Born in Los Angeles on June 29, 1920, Harryhausen pioneered the stop-motion animation technique (he himself was inspired by watching the original 1933 King Kong and started out by making stop-motion films in his garage), bringing rubber and clay to life and fueling the imaginations of young moviegoers for decades, reaching back to such matinee favorites as Mighty Joe Young (1949), It Came From Beneath the Sea (1955), Earth vs. The Flying Saucers (1955), 20 Million Miles to Earth (1957), Jason and the Argonauts (1963), Mysterious Island (1961) and the Sinbad movies. Although the multi-award winner never won any Oscars for his hugely influential work (even the stop-motion Tauntauns in The Empire Strikes Back owe a debt to Ray), the »
The star-studded 2013 TCM Classic Film Festival was packed with a plethora of great films and special legendary guests. Each spring, the TCM Classic Film Festival welcomes 25,000 movie fans from around the globe to Hollywood to celebrate the art and history of cinema and this year did not disappoint.
Being as this was my third year at the Festival, I was thrilled to see Oscar-winner, Cher, join Turner Classic Movies host Robert Osborne as a surprise guest at the opening night gala to kick off the 4th Festival in Hollywood. She joined Osborne onstage at the Tcl Chinese Theatre for a short conversation about her love of classic film, her favorite era of films and those that have inspired her prior to the world premiere screening of a brand new 45th anniversary restoration of the musical Funny Girl (1968).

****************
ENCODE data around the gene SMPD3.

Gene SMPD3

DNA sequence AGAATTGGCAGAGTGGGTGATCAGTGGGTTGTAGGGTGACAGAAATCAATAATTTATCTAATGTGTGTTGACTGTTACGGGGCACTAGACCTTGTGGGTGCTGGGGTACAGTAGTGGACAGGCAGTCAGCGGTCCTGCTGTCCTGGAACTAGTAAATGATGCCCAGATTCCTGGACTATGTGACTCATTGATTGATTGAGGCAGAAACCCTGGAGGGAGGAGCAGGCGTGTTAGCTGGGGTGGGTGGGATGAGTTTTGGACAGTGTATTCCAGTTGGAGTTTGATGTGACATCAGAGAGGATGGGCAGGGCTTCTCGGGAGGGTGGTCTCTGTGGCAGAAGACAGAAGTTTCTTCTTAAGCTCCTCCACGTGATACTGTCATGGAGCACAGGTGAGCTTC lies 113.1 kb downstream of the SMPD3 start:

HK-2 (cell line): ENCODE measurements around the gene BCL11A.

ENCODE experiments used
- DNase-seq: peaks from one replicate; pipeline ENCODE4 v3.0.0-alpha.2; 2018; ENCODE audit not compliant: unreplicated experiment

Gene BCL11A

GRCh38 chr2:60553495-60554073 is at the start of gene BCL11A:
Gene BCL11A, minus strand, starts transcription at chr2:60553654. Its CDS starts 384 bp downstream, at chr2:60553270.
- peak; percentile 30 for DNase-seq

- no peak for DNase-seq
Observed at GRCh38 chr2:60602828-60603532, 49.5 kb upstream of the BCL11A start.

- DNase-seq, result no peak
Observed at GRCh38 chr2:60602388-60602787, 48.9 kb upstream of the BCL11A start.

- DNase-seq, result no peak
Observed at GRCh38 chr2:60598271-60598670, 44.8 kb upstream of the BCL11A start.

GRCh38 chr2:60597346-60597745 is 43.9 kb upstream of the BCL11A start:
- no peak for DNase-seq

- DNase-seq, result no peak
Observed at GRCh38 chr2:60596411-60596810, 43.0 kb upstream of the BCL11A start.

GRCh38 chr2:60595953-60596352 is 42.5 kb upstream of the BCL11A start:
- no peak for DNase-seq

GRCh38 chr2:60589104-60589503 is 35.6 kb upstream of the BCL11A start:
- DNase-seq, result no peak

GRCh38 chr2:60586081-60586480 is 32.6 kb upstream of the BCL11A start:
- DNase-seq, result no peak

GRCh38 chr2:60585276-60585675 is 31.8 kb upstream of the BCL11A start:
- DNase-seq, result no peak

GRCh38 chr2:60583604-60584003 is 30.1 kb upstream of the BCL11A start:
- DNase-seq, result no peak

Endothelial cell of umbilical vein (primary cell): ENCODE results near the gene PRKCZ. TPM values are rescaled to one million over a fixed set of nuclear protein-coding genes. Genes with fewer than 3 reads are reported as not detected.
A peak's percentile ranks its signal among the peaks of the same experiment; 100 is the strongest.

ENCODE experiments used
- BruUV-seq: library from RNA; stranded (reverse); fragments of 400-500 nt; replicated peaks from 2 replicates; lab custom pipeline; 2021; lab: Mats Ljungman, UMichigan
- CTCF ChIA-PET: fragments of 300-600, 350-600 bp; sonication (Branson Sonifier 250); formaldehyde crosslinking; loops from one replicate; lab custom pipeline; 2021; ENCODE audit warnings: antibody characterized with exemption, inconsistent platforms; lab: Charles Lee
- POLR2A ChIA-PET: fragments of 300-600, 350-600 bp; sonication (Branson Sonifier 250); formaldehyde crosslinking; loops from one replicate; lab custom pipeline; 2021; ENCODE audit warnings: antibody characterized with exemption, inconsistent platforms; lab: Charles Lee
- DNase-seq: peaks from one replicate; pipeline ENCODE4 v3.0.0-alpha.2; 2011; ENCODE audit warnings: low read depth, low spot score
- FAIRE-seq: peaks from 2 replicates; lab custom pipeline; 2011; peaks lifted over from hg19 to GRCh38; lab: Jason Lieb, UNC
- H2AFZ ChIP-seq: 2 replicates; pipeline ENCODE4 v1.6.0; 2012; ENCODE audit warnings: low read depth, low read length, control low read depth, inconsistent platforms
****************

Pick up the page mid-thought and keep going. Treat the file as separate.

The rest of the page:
Tm & (C) Turner Entertainment Networks, Inc. A Time Warner Company. All Rights Reserved. »
- Melissa Thompson
Cher knows a bit about strong women making their way in the world.This knowledge helped her she picked movies for TCM's "A Woman's World: The Defining Era of Women on Film" starting Friday (April 5).
"They wanted to show women from several different lights in the war years, and wanted to show how integral women were as nurses in the war, as women in the war, in the workforce, staying home, to show how women were able to cope with the war, and how we could not have won without them even though they did not get accolades, and were told to leave the minute the men came home," Cher tells Zap2it. "The war freed them -- they were mothers and wives that was their role."
The Joan Crawford that most of us remember is the terrifying "Joan Crawford" played by Faye Dunaway in "Mommie Dearest." Which is a shame, because it reduces the memory of the accomplished film star to nothing more than a set of horrifying eyebrows, sharp shoulders and a bias against wire hangers. Not that Crawford didn't have her flaws -- which is an incredible understatement, I know. But when you see the earliest photos of the screen legend, it's enough to feel a little sad about this legacy. (And don't get me started about the grotesquely overpowdered image seared into the brain thanks to "Whatever Happened To Baby Jane?")